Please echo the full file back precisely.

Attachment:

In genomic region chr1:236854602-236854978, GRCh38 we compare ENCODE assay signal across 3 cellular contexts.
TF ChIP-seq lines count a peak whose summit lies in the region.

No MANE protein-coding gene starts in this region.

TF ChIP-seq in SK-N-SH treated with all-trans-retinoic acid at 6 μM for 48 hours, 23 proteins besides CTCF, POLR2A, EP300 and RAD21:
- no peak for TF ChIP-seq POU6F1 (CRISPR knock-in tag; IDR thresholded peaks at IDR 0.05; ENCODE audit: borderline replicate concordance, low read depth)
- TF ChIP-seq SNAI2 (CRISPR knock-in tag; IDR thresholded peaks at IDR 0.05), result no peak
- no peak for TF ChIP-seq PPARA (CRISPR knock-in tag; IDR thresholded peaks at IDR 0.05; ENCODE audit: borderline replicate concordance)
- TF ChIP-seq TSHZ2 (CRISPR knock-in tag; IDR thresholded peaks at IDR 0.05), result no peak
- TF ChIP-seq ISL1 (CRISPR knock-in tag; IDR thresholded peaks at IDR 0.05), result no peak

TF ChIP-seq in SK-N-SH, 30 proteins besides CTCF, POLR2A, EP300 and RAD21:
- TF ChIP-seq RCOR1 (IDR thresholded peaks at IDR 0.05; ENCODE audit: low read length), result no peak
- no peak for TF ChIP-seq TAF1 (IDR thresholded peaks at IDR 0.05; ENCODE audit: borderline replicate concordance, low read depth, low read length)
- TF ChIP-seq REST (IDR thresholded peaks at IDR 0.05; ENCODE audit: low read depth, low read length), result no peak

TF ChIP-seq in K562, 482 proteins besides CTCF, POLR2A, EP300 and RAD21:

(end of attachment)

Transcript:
In genomic region chr1:236854602-236854978, GRCh38 we compare ENCODE assay signal across 3 cellular contexts.
TF ChIP-seq lines count a peak whose summit lies in the region.

No MANE protein-coding gene starts in this region.

TF ChIP-seq in SK-N-SH treated with all-trans-retinoic acid at 6 μM for 48 hours, 23 proteins besides CTCF, POLR2A, EP300 and RAD21:
- no peak for TF ChIP-seq POU6F1 (CRISPR knock-in tag; IDR thresholded peaks at IDR 0.05; ENCODE audit: borderline replicate concordance, low read depth)
- TF ChIP-seq SNAI2 (CRISPR knock-in tag; IDR thresholded peaks at IDR 0.05), result no peak
- no peak for TF ChIP-seq PPARA (CRISPR knock-in tag; IDR thresholded peaks at IDR 0.05; ENCODE audit: borderline replicate concordance)
- TF ChIP-seq TSHZ2 (CRISPR knock-in tag; IDR thresholded peaks at IDR 0.05), result no peak
- TF ChIP-seq ISL1 (CRISPR knock-in tag; IDR thresholded peaks at IDR 0.05), result no peak

TF ChIP-seq in SK-N-SH, 30 proteins besides CTCF, POLR2A, EP300 and RAD21:
- TF ChIP-seq RCOR1 (IDR thresholded peaks at IDR 0.05; ENCODE audit: low read length), result no peak
- no peak for TF ChIP-seq TAF1 (IDR thresholded peaks at IDR 0.05; ENCODE audit: borderline replicate concordance, low read depth, low read length)
- TF ChIP-seq REST (IDR thresholded peaks at IDR 0.05; ENCODE audit: low read depth, low read length), result no peak

TF ChIP-seq in K562, 482 proteins besides CTCF, POLR2A, EP300 and RAD21: